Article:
So, becoming friends may still happen, but likely only after a period of not being actual friends, but still remaining on “friendly” terms. (Usually this means that although someone is hurt or feeling rejected, they do not resort to attacks on your character just because of the break up).
The best way to manage becoming friends after being lovers is to manage the friendship from before you become lovers in the first place. If you make it clear between both parties before starting a physical relationship, that there is no desire or expectation of something more serious later on, it will be easier to remain friends afterwards.
Part of managing those expectations is to also make it clear to both partners that this arrangement is a time limited involvement. You start off by being clear this can and will end at any time.
Even in cases where someone develops feelings for the other, it is still easier to remain friends in the long run, if you are both honest about the meaning (or lack thereof as the case may be) your sexual relationship actually has.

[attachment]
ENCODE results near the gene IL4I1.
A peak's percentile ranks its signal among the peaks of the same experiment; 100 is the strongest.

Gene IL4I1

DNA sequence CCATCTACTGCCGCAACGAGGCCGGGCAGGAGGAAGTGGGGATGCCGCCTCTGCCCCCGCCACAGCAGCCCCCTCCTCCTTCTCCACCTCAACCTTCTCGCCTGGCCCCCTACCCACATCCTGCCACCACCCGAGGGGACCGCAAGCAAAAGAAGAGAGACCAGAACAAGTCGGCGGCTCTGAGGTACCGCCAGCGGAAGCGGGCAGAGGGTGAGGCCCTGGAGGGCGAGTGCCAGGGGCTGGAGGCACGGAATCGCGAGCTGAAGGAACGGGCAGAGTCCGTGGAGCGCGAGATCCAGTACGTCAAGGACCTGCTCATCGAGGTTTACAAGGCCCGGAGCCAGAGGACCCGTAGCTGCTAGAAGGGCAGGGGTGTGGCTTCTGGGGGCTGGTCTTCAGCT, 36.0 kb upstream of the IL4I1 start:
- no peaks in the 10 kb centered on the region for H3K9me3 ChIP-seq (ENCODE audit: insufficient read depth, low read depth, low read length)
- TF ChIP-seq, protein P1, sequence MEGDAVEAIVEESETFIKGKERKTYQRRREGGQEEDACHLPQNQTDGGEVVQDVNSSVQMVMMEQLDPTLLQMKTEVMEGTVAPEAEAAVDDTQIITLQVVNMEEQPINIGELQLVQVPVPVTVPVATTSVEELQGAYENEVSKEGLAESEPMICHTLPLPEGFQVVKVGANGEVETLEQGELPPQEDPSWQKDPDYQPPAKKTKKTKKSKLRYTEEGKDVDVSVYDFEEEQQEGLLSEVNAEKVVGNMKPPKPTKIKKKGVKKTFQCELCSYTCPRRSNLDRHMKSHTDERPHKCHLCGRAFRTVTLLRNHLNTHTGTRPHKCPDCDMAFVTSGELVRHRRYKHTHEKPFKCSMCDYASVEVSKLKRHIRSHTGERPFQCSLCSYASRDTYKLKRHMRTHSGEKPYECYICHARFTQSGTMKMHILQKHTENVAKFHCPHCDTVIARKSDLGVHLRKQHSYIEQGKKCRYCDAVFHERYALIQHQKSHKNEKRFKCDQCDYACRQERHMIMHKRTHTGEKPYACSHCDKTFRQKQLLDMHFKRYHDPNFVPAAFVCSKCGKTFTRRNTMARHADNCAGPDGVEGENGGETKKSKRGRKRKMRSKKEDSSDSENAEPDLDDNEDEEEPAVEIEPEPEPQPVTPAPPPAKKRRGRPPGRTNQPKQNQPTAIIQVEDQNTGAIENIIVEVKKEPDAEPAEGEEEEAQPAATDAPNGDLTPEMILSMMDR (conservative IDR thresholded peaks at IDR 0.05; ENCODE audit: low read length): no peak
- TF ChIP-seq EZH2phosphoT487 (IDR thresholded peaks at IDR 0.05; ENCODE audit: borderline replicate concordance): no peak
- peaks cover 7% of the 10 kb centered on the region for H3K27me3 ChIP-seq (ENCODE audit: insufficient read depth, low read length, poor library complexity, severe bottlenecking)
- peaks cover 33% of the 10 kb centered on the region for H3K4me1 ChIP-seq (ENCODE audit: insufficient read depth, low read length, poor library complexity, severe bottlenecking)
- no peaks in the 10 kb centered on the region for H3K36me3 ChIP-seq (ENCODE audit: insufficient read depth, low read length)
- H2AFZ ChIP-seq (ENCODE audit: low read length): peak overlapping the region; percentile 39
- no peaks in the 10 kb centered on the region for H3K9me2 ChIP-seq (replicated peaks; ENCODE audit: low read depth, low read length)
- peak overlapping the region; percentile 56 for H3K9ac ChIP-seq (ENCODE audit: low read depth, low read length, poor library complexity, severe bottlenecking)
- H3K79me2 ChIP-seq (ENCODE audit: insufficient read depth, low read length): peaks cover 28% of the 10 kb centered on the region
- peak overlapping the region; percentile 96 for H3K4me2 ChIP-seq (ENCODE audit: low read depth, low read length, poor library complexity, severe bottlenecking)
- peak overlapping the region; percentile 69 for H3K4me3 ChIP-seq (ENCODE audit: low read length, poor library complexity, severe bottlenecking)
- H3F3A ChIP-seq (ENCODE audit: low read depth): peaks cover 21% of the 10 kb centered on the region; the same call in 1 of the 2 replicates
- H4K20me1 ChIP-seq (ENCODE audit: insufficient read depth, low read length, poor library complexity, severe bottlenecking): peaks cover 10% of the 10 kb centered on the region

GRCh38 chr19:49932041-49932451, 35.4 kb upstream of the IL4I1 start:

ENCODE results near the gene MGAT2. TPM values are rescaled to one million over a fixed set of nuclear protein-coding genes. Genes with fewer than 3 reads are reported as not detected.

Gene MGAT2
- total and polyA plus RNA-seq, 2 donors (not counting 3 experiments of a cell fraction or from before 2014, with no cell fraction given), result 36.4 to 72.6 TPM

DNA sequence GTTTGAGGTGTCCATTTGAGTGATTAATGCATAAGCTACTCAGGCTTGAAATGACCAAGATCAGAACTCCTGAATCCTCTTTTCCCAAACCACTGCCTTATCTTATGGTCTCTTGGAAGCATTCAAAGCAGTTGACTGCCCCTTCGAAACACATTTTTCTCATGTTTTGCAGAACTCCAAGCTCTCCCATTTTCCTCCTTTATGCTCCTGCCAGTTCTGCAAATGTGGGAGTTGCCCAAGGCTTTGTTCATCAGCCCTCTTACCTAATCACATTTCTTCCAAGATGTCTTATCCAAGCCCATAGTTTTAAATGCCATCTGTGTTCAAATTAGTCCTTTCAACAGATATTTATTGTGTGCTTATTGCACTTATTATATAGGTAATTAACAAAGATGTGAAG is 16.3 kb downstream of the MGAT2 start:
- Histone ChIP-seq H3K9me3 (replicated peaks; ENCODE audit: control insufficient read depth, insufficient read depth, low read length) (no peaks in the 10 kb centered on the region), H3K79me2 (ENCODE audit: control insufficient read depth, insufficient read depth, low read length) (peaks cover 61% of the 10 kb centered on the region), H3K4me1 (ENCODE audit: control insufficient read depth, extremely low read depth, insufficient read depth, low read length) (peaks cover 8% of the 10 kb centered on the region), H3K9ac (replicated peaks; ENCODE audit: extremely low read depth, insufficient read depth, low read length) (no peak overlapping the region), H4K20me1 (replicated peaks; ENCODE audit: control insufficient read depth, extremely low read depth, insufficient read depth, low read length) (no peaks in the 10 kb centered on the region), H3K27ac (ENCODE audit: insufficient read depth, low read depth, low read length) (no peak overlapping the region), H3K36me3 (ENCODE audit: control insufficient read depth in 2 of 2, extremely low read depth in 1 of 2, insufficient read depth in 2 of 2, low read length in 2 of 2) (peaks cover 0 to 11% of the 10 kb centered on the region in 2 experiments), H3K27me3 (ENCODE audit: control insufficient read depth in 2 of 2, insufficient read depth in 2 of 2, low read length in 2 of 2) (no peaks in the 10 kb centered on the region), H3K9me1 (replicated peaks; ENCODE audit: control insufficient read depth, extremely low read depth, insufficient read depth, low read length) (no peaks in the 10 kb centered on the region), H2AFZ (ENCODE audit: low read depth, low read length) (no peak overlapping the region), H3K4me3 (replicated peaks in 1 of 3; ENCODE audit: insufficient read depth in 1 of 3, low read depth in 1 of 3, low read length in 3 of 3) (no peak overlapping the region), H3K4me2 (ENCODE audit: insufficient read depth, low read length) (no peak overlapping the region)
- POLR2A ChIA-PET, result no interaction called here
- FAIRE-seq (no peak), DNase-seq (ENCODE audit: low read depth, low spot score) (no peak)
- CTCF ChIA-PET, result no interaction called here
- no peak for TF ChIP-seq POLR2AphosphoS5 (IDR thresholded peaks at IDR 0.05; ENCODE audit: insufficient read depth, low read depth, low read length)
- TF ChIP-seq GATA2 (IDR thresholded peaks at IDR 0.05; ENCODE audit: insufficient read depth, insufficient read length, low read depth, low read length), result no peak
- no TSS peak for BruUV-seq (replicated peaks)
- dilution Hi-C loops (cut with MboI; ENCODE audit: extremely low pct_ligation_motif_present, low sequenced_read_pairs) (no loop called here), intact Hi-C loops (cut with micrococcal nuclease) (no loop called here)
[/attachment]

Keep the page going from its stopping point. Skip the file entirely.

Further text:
If you are in a more committed relationship and you want to stop being lovers and demote each other back to friends (sounds kind of harsh doesn’t it?), the best way to break up is to focus on all the reasons you are both incompatible for a future long term relationship.
If your long term plans are in conflict (for example, one of you wants to raise a family in the country, while the other wants to live in the city), then using that as a basis for ending the relationship has the greatest chances of salvaging a friendship after sex.